Awareness of outlet


Occasionally I realize that I've written something perfect for McSweeney's Internet Concern, but by then it's been on my blog for weeks. Today's post, however, I realized I could submit before posting it. So I sent it in. When the reject it, I'll throw it up here, but until then, it's in the ether.

I read a blogpost today that lacked some clarity but seemed to suggest that his writing group gives out a prize to the person that collects the most rejections each year. Which is awesome, of course. Writers collect rejections and display them like war wounds, but sometimes it's hard to not think that maybe I'm just going around this all wrong.

Most boilerplate rejections I've seen contain a variation on "it's just not right for us" --- which, while obviously a euphemism for You Suck, is also a clear message to the skilled writer that maybe they need to research a bit better.

But how do you motivate yourself to research a mag that will at best pay you enough for a dozen donuts? So much shorter writing is only done for love and while any decent writer subscribes to a few literary mags, no one can afford to subscribe to all of them.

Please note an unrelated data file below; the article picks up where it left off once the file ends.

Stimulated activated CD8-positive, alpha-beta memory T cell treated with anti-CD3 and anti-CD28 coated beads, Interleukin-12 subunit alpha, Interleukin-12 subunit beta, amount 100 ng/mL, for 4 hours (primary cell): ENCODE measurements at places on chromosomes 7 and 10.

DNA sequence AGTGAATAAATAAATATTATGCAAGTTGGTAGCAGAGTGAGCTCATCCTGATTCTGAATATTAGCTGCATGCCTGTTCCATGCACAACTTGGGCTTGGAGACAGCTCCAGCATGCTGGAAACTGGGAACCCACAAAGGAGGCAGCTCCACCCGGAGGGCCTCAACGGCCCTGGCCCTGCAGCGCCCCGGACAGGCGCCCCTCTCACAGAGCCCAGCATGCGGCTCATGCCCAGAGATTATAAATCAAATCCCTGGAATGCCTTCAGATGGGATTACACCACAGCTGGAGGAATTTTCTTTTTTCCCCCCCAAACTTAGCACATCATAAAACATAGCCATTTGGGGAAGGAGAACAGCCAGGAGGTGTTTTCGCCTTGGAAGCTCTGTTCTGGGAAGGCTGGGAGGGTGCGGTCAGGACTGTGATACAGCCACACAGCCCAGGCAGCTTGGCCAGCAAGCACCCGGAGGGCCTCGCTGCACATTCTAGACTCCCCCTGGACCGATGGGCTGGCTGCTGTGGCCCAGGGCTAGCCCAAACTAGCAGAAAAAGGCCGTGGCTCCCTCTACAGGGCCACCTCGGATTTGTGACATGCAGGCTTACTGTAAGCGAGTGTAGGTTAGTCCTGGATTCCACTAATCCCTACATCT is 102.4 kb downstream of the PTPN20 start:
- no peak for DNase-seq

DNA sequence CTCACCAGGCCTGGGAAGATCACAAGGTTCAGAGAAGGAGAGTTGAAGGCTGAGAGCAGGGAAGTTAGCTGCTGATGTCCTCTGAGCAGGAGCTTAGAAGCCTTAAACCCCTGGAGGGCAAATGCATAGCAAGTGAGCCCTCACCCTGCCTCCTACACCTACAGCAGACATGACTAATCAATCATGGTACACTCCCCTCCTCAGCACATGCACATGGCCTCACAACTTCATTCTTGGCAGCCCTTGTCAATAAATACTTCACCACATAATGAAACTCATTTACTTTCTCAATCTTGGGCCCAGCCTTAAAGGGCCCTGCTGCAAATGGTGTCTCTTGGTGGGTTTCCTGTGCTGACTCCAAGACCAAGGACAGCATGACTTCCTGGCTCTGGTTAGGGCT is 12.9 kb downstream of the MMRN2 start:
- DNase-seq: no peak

And so what?

Because it is entirely possible to have something incredible and worthy that genuinely is "just not right" for anyone --- the world doesn't provide publishers anxious to publish one of every sort of everything. That's not the way things work. So what do writers do --- particularly those so far from any stream that mainstream sounds like a myth?

In the modern world, connecting the monotype author to the (very few) appropriate readers should be possible.

How do you think we're doing?

And how can we do better?


  1. I haven't read McSweeney's in years. I actually was published there or rather a question I e-mailed in (via pseudonym) to the Literary Agent was answered there.

    Haven't ever felt the need to submit anything since -- I got that out of my system with The White Shoe Irregular.

    Good luck!

  2. Here's the problem, as I see it. Readers are motivated to find the books (poetry, short stories, etc.) they will most enjoy so that they don't waste time and money. Writers, on the other hand, don't generally have a motivation to find the readers who will most enjoy their book, since the payoff is higher if more people buy the book. I'm simplifying the motivations in the situation and I don't intend to accuse writers of being evil propagandists, I just think that the mismatch in motivations makes cooperation difficult.

  3. .

    That....that is very insightful, Katya. Very good point.